You probably won’t have too many opportunities in life to take a full year off of your education or career and undertake some life changing gap year activities.
A ‘gap year’ is almost unique in that it will probably be accepted by your parents and peers as a normal thing; it might even be expected.
You can choose to spend it any way you like, but rather than binge-watching television, or spending your days stocking shelves or growing roots behind a shop counter, why not step out of what you know, stretch your experience, and still make your gap year activities add skills, experience and cash to your university and career preparation.
Whether you decide to earn, learn, spend a little or spend a lot, your gap year can be one of many great memories you’ll carry with you throughout life.
What To Do In a Gap Year
If earning pounds is high on your priority list for your gap year, don’t worry – there are lots of activities you can do that will not only earn you some significant income, they are also excellent experiences in their own rights.
Some of these opportunities require some training, which you may not already have. When considering the cost of a course, don’t forget to factor in summers off of school.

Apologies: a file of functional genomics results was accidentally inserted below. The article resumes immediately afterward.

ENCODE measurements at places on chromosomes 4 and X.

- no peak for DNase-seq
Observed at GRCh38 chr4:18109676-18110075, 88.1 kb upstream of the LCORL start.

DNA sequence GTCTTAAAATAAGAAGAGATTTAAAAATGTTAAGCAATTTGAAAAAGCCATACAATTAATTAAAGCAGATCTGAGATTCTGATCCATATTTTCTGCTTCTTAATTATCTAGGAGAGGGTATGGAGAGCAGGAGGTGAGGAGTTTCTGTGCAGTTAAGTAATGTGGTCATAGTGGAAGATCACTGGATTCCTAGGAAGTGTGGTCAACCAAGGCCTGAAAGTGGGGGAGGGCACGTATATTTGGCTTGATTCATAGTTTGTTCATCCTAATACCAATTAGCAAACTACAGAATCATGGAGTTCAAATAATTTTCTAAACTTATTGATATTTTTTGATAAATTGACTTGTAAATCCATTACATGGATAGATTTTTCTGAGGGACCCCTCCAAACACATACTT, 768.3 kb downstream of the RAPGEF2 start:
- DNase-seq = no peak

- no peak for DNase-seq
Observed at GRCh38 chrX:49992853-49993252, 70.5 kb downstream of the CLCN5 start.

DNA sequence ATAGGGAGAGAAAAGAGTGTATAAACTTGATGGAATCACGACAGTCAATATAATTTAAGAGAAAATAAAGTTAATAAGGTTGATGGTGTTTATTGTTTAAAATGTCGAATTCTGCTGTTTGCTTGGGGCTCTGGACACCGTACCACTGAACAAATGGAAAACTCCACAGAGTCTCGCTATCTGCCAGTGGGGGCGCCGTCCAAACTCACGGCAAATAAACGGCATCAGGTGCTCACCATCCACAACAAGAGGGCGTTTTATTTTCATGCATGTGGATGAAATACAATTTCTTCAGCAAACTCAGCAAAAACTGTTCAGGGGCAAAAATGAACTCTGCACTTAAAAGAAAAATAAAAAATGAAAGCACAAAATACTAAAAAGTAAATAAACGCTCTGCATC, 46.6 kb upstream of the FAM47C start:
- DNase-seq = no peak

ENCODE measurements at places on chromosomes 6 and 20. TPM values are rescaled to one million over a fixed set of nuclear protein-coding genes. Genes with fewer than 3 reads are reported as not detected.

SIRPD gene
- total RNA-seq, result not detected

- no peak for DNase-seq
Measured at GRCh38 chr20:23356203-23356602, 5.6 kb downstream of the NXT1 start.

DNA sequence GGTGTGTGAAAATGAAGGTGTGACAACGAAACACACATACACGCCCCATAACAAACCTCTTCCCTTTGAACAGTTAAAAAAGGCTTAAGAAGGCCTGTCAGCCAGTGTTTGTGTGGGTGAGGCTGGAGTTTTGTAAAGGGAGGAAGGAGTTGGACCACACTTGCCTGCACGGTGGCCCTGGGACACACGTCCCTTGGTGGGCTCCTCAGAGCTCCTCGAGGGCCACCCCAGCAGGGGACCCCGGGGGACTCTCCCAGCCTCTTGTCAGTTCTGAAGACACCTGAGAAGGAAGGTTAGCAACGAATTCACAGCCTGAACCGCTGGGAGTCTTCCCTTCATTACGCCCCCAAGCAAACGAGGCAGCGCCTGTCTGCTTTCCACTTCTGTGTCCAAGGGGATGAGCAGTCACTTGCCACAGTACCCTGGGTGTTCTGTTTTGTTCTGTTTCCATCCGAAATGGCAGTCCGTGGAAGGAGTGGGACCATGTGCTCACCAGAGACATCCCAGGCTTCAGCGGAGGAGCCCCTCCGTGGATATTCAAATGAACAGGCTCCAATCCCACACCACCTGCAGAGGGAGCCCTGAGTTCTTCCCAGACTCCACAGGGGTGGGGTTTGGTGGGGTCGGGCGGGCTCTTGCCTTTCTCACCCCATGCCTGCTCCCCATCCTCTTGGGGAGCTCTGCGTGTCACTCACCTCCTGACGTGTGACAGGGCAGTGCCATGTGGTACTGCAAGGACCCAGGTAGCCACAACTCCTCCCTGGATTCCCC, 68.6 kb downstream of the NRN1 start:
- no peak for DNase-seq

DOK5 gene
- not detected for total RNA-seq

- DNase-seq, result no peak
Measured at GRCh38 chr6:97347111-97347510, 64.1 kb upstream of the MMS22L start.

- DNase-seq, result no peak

- Work on a yacht
- Teach water sports
- Become a ski instructor
- Au Pair
- Camp work
- Become a yacht master
- Learn a language
- Take an internship
You can maintain a good relationship with a seasonal employer and return to a great summer job again and again while you study.
1. Working on a Yacht
Sound exotic? It is. Sound exciting? It certainly can be.
You can get a job as a deckhand or stewardess on board a yacht with only a modest amount of initial training.
Once on board, you’ll experience the freedom and exhilaration of travelling the sea on a vessel designed for luxury and comfort.
Yes, you’ll be an employee, not a lounging millionaire, but you’ll still enjoy the sights, smells, good food and posh atmosphere of the vessel itself and potentially some exotic ports of call too.
Those working on yachts often bond together as a team and as close friends.
Experiencing beautiful ports of call and marine scenery is only one of the benefits, you’ll also be able to demonstrate responsibility and professionalism when interviewing for jobs later on.
If you enjoy your time on the sea, you might even decide to turn your gap year activities into a career opportunity.
2. Watersports Instructor
Speaking of career opportunities, watersports instructing is another great seasonal job that also has career potential.
There are lots of different specialisations in this category, including Dinghy Instructor, Windsurfing Instructor, and PADI Divemaster. Specialise in a favourite, or train in more than one and become an all-rounder.
Some people take these courses to fund a season of fun work on, in or around the water, while others love it so much it becomes a new career path.